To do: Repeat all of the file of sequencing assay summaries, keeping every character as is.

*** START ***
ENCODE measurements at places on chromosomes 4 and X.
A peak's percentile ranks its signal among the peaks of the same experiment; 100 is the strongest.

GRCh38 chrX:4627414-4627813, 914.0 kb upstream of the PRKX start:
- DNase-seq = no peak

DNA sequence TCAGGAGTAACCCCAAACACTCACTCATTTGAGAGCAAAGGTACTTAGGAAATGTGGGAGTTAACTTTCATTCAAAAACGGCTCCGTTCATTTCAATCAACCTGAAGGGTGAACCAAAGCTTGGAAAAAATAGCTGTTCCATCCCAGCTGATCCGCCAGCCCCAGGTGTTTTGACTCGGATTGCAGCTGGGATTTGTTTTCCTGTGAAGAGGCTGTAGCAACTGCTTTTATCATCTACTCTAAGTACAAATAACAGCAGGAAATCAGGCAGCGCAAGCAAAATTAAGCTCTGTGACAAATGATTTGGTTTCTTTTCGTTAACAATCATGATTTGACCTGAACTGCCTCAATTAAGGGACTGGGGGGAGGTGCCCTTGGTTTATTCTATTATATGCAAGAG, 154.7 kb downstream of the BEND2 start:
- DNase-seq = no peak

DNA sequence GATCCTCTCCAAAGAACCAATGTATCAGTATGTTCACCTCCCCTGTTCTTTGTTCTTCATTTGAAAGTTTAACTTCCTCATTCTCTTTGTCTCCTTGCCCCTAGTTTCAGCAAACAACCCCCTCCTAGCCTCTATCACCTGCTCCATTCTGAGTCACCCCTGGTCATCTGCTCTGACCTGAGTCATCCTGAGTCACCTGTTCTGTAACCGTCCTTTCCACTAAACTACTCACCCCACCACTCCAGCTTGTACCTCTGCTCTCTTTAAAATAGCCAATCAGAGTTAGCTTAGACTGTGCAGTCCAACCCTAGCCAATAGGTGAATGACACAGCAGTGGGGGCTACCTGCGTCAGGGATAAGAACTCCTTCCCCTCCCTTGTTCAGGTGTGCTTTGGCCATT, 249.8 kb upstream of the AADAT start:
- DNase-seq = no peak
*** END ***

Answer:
ENCODE measurements at places on chromosomes 4 and X.
A peak's percentile ranks its signal among the peaks of the same experiment; 100 is the strongest.

GRCh38 chrX:4627414-4627813, 914.0 kb upstream of the PRKX start:
- DNase-seq = no peak

DNA sequence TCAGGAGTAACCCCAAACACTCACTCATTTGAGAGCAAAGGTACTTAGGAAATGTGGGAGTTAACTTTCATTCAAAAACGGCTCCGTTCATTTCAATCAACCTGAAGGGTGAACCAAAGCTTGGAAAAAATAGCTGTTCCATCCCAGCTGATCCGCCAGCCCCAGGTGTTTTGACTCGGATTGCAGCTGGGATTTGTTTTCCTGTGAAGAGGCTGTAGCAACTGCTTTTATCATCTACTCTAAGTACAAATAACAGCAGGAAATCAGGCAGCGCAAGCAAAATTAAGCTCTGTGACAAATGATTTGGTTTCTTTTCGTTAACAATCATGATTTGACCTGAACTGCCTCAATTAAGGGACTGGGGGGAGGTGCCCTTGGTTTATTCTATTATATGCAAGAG, 154.7 kb downstream of the BEND2 start:
- DNase-seq = no peak

DNA sequence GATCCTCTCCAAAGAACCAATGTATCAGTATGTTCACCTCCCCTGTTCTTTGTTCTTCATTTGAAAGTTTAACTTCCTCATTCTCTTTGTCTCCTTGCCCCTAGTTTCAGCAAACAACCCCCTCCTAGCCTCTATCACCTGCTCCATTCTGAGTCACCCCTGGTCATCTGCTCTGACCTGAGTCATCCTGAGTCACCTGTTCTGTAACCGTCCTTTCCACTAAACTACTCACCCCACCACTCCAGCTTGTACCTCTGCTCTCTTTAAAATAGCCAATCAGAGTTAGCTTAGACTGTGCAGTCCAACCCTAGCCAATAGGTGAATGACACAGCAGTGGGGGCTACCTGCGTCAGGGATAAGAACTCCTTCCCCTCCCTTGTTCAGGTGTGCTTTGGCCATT, 249.8 kb upstream of the AADAT start:
- DNase-seq = no peak